Most club committees found themselves battling long and hard to cope with the task of keeping their clubs from sinking into the red and agendas were never anything but pressing labour and maintenance issues.
It was being predicted by many that post-apartheid South Africa would need to adapt to a lowering of cultural, social, and economic standards and, although unpleasant to imagine, it seemed inevitable.
It’s a Question of Honour –
Honours Awards and member distinctions, besides satisfying egos in certain types and now and then raising criticism and resentment among others, they do help to build up tradition and serve to remind current members of the Club’s status and history. At the Wanderers Club, members of the parent committee and sub-club committees have over the years shown themselves to be reasonably aware of the art and grace required for honouring members who have brought recognition to the Club’s name and reputation. Unfortunately, this had not always been the case and at the 1950 AGM Mr Victor Kent had this to say about recognition:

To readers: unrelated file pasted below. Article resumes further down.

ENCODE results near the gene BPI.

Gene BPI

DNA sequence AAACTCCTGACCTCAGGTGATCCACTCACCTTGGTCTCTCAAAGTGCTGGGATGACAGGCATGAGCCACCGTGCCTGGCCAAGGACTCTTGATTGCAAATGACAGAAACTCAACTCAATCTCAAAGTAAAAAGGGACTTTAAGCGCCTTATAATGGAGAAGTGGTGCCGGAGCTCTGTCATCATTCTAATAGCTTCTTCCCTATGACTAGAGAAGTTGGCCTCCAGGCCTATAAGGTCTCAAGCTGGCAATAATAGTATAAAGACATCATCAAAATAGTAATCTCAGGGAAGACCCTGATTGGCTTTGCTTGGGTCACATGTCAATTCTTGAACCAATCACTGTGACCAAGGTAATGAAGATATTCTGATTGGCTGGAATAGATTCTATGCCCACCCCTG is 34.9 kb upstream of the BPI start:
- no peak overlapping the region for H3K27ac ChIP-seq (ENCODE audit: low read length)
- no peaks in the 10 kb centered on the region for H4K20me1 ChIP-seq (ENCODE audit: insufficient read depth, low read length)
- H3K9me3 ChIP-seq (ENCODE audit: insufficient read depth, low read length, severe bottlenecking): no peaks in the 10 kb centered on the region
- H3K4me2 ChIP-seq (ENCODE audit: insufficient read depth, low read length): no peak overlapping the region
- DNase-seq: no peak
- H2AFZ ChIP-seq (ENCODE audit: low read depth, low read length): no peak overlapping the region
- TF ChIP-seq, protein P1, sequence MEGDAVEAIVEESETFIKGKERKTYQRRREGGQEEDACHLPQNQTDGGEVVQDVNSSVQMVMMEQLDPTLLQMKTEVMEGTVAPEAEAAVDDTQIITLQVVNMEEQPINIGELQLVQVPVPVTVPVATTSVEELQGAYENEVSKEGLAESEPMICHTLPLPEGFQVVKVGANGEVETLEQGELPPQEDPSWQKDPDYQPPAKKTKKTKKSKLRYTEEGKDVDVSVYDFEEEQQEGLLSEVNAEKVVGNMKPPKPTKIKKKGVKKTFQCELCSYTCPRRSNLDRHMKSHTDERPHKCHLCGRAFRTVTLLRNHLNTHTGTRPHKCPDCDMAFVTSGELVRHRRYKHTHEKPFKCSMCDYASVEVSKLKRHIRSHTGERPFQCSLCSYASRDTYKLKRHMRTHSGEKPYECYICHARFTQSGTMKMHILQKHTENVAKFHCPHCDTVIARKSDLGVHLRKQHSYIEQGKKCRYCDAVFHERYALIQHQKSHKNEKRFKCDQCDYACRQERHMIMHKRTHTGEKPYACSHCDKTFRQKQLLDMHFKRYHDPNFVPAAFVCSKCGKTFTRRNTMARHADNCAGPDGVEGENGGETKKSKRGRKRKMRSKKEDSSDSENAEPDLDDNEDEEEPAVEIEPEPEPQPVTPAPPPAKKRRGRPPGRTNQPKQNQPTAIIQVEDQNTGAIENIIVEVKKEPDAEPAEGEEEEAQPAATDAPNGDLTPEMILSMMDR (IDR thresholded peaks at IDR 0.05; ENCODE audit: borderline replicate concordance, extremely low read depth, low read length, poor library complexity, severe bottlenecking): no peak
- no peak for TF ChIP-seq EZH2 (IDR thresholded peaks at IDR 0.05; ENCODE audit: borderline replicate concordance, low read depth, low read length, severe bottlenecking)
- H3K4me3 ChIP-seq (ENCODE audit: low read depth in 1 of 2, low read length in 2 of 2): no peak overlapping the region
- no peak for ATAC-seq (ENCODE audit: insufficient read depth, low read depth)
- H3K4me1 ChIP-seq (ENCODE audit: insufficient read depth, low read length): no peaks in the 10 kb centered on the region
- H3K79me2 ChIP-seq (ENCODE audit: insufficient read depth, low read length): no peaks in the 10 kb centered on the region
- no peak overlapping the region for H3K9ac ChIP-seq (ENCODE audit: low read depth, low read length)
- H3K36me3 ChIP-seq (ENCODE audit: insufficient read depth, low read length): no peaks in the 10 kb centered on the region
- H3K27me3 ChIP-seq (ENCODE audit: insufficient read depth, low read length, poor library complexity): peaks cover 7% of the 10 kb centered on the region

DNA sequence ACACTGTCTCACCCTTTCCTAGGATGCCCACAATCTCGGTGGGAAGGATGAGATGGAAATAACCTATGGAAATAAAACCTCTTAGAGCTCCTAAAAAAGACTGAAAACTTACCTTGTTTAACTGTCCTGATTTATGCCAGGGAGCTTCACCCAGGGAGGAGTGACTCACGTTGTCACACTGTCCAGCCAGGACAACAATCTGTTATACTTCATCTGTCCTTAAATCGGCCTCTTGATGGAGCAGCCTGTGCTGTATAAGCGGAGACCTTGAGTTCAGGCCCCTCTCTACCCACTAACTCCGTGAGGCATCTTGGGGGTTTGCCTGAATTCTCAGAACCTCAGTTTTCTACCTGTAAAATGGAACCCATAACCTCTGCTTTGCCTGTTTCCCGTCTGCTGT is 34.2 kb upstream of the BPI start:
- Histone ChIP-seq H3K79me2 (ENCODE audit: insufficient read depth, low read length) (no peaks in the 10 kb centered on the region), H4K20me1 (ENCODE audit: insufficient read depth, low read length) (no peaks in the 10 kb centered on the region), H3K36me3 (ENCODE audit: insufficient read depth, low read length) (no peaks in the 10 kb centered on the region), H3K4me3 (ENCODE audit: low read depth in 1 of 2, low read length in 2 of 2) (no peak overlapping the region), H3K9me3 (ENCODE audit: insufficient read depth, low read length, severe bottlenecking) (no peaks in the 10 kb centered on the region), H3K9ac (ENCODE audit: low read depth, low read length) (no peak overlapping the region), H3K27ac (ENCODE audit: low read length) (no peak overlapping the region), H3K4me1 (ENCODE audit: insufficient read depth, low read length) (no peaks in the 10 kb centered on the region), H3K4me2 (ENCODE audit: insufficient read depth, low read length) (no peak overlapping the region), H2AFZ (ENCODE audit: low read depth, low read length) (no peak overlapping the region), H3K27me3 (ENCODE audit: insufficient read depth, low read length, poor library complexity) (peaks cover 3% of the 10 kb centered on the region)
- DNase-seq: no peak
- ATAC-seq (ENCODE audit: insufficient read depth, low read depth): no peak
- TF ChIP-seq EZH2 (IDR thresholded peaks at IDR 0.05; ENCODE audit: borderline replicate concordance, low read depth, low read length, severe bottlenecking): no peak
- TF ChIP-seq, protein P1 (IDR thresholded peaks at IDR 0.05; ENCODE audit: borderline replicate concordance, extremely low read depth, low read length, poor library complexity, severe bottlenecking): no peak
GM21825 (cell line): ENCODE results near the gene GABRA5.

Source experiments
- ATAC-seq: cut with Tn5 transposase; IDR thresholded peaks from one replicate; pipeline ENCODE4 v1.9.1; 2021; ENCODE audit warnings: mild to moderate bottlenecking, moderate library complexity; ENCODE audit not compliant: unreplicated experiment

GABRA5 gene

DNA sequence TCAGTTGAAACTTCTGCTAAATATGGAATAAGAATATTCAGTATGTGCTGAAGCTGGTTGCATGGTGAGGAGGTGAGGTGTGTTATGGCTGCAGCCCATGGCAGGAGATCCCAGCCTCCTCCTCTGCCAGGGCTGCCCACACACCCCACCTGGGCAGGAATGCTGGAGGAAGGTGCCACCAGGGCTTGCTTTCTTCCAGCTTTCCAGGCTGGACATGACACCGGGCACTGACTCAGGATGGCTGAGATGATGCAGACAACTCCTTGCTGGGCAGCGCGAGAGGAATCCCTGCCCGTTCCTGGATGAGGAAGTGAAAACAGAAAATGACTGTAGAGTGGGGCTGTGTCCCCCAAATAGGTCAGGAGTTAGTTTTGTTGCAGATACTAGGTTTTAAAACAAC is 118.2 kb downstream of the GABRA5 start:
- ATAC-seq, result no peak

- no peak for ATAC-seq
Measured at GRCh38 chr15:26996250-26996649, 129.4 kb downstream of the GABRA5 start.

“I cannot help deploring the lack of tradition in this club in another direction and that is the almost total lack of memorials of the founders, great players and workers for the club since its inception. In all other clubs of any standing there are reminders of what the present members owe to the past members. What do we have in this club apart from a few photographs? We have had a wonderful, I think almost unique, all-round collection of sportsmen and women and workers in this club and we have nothing to show for it. Most of them today are nothing but names to the present generation and it is high time that this was rectified”.
The most common form of merit award at the Wanderers was the presentation of honours ties to men and honours brooches to women and these procedures were handled by the standing honours sub-committee.
To qualify for an honours award a recipient should have had at least five years’ membership of the club, be currently active in the club, and should have shown outstanding qualities in playing ability and administration. The recommendation would then be required to be signed by five current honours holders and accompanied by a detailed citation.